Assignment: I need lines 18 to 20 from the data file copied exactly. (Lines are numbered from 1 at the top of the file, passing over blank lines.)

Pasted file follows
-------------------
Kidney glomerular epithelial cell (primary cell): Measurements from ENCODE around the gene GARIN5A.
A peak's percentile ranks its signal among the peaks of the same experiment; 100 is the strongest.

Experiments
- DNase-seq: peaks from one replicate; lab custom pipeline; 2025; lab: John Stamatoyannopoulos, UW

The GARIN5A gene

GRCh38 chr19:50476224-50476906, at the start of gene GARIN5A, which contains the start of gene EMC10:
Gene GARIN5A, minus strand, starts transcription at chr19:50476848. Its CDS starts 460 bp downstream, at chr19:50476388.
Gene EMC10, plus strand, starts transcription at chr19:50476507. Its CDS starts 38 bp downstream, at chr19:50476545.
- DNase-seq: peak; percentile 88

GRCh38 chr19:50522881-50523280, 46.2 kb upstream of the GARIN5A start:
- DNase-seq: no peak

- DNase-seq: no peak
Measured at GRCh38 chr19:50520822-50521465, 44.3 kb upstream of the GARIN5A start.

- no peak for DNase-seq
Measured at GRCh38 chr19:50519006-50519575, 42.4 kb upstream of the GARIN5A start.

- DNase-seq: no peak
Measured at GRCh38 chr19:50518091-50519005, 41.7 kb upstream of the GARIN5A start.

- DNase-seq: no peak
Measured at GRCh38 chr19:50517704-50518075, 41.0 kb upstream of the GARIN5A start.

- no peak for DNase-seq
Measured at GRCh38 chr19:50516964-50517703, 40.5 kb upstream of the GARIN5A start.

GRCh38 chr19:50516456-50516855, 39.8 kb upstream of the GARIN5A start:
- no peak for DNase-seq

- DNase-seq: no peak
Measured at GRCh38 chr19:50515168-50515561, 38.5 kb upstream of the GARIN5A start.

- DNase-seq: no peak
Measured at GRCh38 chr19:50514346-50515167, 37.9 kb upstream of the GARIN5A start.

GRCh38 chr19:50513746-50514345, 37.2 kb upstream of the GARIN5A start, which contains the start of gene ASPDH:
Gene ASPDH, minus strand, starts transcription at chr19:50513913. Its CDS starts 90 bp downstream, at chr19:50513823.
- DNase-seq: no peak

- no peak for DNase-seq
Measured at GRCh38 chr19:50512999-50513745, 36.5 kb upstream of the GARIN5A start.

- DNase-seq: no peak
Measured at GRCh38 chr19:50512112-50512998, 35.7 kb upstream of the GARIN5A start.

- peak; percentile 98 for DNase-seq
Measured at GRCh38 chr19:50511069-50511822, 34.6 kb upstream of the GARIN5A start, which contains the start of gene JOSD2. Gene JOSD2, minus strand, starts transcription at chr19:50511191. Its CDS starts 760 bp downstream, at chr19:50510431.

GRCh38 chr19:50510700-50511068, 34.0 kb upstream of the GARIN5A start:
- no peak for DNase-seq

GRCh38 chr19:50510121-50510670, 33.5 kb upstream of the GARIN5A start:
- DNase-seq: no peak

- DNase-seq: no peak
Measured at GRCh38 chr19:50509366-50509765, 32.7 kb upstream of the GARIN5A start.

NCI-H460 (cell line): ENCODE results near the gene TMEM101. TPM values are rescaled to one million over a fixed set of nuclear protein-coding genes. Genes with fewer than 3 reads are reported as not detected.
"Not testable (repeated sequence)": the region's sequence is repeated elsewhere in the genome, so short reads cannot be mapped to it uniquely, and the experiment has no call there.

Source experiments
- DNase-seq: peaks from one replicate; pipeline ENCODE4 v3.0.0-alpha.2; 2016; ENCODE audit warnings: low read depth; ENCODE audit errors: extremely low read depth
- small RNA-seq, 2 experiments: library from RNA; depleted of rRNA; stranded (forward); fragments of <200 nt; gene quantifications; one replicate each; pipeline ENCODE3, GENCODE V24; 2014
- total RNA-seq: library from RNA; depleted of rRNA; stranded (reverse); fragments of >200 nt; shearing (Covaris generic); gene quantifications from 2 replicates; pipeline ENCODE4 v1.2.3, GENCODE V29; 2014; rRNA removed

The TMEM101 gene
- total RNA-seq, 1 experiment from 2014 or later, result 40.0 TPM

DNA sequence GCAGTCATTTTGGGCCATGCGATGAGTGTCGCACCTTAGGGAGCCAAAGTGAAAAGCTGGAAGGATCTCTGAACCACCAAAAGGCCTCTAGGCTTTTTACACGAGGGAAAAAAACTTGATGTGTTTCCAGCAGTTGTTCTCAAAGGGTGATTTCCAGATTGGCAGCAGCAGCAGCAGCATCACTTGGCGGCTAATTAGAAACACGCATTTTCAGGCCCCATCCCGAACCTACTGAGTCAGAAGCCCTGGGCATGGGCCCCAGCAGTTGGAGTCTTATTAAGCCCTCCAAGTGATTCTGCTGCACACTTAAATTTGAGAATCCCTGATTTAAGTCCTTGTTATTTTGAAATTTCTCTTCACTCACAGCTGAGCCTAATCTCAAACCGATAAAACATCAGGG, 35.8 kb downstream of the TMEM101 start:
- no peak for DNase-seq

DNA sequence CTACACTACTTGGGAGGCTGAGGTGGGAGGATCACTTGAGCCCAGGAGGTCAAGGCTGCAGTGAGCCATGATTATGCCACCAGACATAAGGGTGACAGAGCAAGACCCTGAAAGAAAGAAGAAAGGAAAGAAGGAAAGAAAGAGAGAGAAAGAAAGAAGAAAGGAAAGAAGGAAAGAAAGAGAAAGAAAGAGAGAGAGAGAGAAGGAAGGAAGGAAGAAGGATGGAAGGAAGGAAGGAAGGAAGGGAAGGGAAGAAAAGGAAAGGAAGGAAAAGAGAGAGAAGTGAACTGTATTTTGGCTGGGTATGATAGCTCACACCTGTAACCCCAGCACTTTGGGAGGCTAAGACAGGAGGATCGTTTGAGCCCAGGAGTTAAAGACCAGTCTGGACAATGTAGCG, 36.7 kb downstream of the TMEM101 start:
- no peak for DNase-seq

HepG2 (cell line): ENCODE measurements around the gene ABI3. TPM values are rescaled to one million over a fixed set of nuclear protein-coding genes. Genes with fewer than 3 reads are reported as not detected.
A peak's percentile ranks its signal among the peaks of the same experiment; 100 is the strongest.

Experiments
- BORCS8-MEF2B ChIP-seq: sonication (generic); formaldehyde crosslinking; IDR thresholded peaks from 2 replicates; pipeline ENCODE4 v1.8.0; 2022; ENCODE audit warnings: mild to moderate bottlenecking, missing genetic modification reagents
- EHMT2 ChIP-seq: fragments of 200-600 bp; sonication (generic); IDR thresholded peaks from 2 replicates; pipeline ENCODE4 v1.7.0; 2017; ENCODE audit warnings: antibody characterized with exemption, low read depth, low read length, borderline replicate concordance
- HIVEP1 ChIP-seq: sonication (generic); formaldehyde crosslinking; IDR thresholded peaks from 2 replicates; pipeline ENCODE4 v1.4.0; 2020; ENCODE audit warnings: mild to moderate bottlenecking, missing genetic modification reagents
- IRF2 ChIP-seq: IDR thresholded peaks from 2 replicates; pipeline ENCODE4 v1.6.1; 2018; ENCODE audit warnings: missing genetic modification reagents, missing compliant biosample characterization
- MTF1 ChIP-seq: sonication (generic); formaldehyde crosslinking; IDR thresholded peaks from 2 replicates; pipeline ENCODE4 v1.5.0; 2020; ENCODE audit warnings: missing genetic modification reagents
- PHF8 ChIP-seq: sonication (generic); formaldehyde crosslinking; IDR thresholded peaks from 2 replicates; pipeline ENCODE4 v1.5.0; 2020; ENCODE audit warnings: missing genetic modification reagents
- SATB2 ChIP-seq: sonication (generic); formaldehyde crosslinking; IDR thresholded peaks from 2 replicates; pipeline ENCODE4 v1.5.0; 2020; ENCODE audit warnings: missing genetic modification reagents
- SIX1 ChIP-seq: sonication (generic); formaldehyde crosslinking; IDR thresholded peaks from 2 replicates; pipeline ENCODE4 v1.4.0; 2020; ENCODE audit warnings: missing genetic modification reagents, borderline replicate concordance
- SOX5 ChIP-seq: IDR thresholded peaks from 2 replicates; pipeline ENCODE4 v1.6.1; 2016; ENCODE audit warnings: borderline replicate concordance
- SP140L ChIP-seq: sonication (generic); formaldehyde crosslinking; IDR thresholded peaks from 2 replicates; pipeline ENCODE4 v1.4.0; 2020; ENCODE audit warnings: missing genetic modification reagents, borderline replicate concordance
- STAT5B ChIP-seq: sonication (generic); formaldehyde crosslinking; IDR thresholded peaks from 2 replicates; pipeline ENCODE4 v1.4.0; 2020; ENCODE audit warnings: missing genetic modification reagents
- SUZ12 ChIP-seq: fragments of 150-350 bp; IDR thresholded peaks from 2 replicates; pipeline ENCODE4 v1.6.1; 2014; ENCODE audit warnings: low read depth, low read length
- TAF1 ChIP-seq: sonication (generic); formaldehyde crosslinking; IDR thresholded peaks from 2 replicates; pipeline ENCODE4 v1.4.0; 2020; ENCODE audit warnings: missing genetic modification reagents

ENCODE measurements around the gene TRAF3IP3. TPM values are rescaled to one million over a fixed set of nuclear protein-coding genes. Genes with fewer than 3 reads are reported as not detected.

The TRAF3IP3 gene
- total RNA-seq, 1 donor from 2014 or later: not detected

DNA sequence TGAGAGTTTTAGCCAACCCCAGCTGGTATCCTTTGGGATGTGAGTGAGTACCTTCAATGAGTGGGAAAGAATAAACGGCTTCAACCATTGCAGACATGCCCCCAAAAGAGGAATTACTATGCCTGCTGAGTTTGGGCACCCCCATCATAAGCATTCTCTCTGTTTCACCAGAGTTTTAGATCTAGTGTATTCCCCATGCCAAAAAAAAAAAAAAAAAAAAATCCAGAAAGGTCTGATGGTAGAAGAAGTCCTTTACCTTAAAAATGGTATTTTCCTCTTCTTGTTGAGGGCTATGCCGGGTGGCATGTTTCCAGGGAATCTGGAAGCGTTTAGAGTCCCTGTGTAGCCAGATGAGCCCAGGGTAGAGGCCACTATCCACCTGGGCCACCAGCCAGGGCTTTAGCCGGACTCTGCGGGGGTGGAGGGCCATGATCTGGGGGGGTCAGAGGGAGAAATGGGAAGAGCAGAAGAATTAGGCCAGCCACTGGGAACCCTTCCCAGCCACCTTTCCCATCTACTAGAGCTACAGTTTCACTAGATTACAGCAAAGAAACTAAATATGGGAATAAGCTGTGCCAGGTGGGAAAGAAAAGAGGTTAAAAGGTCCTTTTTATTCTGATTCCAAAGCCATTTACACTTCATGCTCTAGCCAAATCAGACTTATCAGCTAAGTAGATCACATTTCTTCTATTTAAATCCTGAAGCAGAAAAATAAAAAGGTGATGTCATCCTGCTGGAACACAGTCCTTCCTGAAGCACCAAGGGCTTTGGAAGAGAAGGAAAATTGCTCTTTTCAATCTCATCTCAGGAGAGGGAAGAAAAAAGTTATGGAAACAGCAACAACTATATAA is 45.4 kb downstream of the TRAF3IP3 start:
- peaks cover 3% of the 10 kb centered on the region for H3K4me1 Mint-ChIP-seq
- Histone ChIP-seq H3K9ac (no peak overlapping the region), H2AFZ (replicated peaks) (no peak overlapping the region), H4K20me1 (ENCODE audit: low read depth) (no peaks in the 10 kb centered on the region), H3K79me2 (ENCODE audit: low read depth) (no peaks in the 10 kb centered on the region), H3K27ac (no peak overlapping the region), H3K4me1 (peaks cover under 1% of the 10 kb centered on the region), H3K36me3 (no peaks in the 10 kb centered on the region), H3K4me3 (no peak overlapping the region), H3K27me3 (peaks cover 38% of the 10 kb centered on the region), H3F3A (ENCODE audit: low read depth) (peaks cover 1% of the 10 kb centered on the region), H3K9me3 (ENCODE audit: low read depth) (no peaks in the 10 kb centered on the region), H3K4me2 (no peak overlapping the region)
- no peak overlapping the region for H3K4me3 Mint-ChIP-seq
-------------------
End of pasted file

- DNase-seq: no peak
Measured at GRCh38 chr19:50517704-50518075, 41.0 kb upstream of the GARIN5A start.

- no peak for DNase-seq